Landlords say laws allowing pets in rentals are unfair to property owners. (Supplied: Sarah Kate)
Thousands of landlords and investors have signed a petition against new laws giving tenants the right to keep pets in Northern Territory rentals.
- The laws allow tenants to keep pets unless a landlord successfully challenges the plans at a tribunal
- Property owners say the rules are unfair to landlords and will stifle investment
- The NT Government has delayed the laws’ implementation while it focusses on COVID-19 measures
Laws passed by NT Parliament in February allow tenants to keep pets in residential tenancies as long as they give written notice to landlords, who can object.
Objections by landlords must be lodged within 14 days with the Northern Territory Civil and Administrative Tribunal, which would decide whether the tenant’s plans were reasonable.
The Real Estate Institute of the Northern Territory (REINT) and the Country Liberals opposition have campaigned against the changes, arguing they are unfair to landlords and will kill residential property investment.
Last week, the NT Government said it was delaying the commencement of the changes in order to focus on its coronavirus response.
But on Wednesday, REINT chief executive Quentin Kilian said he had 8,385 signatures on a Change.org petition calling for the new laws to be scrapped completely.
“This legislation took that right away from the landlords to make the decision over the property that they’ve invested hundreds of thousands of dollars into and took away their control over what happens to their property,” he said.
NT Chief Minister Michael Gunner said implementation of the pets change would be delayed. (ABC News: Anita Lakatos)
“When we started [the petition] off I had quite a number of angry phone calls from investors.”
“They are willing to take their properties out of the marketplace and not be landlords, not come here and invest, if they have legislation that stops them doing what they need to do with their properties.”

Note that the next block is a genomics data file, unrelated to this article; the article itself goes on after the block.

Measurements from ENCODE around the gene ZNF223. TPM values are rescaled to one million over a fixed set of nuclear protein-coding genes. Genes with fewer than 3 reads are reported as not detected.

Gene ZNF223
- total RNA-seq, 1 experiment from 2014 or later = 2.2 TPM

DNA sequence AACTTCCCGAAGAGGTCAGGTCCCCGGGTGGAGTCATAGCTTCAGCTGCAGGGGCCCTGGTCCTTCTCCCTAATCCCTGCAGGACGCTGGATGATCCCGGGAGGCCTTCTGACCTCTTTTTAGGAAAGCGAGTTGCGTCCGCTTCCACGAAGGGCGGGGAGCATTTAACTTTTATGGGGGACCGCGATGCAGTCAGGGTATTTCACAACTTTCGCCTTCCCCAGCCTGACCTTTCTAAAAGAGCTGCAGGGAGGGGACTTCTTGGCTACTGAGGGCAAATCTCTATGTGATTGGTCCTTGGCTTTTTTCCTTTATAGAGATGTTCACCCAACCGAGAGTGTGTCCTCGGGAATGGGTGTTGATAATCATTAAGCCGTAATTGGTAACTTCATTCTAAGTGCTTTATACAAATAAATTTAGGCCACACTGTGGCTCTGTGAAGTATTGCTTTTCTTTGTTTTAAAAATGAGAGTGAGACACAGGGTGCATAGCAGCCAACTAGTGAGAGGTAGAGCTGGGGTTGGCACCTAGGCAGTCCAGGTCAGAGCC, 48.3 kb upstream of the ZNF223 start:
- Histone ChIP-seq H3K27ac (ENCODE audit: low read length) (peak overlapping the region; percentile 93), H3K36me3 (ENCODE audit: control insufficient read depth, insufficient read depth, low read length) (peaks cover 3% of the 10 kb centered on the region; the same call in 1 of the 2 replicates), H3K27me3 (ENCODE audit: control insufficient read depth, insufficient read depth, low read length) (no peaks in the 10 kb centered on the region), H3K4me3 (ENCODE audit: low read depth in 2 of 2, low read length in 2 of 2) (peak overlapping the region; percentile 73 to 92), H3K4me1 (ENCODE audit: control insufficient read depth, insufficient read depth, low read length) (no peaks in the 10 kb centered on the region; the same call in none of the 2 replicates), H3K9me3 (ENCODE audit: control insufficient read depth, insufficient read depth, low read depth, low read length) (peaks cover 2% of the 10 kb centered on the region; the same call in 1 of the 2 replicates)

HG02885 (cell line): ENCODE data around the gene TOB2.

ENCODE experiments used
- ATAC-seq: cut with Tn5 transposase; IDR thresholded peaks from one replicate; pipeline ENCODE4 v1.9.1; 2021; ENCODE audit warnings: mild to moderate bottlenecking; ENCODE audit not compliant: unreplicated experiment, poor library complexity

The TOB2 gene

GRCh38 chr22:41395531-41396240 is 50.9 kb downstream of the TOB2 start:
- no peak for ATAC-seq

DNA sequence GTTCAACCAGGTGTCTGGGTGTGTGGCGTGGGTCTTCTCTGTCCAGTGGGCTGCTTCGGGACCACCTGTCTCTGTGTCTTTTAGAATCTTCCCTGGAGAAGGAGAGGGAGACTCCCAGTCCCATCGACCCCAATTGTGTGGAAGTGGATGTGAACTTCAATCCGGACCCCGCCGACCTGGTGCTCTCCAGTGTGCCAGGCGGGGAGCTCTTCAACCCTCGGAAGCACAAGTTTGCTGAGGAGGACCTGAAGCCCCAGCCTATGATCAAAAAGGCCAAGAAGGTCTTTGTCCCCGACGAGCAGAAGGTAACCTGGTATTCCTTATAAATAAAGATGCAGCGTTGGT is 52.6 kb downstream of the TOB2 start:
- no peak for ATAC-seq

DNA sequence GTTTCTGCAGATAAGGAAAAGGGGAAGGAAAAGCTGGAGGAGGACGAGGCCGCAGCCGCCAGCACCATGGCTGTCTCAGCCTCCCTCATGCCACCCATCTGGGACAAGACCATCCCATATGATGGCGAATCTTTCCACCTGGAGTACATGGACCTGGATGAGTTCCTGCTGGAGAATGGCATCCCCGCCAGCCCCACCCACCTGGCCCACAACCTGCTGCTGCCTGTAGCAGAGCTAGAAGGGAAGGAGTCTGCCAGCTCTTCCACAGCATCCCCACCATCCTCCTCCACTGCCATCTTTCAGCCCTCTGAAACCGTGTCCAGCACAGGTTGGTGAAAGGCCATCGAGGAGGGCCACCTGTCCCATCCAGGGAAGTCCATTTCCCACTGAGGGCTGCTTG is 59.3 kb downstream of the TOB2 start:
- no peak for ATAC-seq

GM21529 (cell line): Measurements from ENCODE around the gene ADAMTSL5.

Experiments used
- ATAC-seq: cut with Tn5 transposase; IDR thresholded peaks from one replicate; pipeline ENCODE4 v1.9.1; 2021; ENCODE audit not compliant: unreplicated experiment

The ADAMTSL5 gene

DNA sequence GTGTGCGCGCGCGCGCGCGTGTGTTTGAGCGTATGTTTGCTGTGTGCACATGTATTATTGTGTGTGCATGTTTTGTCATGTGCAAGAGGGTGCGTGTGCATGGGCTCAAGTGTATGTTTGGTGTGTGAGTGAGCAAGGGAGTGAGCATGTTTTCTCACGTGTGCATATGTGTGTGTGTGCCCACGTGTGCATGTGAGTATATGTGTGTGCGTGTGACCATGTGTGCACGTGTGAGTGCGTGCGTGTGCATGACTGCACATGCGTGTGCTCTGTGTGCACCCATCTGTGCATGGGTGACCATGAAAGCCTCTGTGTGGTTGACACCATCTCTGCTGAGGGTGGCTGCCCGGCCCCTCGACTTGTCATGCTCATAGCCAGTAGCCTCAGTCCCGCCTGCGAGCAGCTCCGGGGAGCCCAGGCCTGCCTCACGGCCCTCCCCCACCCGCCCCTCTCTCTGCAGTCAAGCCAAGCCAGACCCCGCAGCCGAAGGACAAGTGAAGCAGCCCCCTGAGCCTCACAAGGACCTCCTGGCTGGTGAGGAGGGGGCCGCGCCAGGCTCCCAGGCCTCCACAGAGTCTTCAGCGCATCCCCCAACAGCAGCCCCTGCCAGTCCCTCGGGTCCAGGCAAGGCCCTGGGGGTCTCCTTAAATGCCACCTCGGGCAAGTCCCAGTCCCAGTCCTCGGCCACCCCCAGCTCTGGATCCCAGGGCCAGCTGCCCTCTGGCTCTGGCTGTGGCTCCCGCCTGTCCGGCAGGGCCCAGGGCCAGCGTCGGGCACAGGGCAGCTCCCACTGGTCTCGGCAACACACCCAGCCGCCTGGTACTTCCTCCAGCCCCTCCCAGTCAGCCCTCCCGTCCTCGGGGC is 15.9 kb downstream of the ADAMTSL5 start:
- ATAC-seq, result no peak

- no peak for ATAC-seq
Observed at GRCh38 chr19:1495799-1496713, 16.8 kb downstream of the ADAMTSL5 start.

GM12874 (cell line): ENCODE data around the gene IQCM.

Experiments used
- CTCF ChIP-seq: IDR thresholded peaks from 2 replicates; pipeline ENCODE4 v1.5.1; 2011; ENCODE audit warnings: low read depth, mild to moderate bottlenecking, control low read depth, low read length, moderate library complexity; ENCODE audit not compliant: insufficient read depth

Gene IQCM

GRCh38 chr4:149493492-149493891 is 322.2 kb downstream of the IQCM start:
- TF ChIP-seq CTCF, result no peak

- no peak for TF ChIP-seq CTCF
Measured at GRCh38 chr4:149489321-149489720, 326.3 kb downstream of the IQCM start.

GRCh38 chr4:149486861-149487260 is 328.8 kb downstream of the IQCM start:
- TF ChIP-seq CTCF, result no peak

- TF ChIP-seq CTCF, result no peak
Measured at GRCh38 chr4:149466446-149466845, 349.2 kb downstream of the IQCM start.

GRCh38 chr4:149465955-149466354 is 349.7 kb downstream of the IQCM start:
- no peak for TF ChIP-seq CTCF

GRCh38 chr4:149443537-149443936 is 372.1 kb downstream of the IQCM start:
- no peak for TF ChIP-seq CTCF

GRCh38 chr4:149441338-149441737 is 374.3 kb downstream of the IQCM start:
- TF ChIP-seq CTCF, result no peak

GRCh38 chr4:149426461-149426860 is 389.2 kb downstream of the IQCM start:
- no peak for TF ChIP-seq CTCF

Opposition Leader Lia Finocchiaro said the Government had not shown that the existing system of negotiations between tenants and landlords was not working.
“These changes infringe on the property rights of Territorians, including mum and dad investors, who have worked hard to purchase an investment property,” Ms Finocchiaro said.
She called on the Government to axe the provision when Parliament reconvenes on Friday to pass emergency changes to residential tenancy laws, which the Government still has not detailed.
Pets ‘not the priority’, Gunner says
The Government has defended its pets policy as a way to help tenants find housing and improve wellbeing.
Chief Minister Michael Gunner said Labor was sticking with the changes but said coronavirus had put implementation “on the backburner”.
He said public servants working on implementation of the pets policy had been reassigned to work on the changes needed to deliver pandemic-related rent relief.
“They don’t have time to do the pets and dog issues, so for me, it’s about getting this right, looking after those tenants in hardship and that’s the priority,” he said.
The landlords’ petition was delivered the same day several NT housing, welfare and legal groups released an open letter calling on the NT Government to announce an eviction moratorium for tenants impacted by the pandemic.
Labor has not committed to a local implementation of the moratorium announced last month by Prime Minister Scott Morrison, saying it was instead looking at enforcing longer negotiating periods.
The open letter, from organisations like NT Shelter and the Northern Territory Council of Social Services, said anything short of a six-month moratorium for tenants in financial hardship would be a “broken promise” following the commitment in National Cabinet.
“We are fortunate that — so far — we have not had any community transmission of COVID-19 in the Northern Territory but this is no reason for being the only state or territory that does not put in place a moratorium on evictions,” the signatories said.
“This is needed for economic reasons, which are hitting people hard right now.”
The groups said “reasonableness measures” should be introduced along with a moratorium to ensure landlords were treated fairly.
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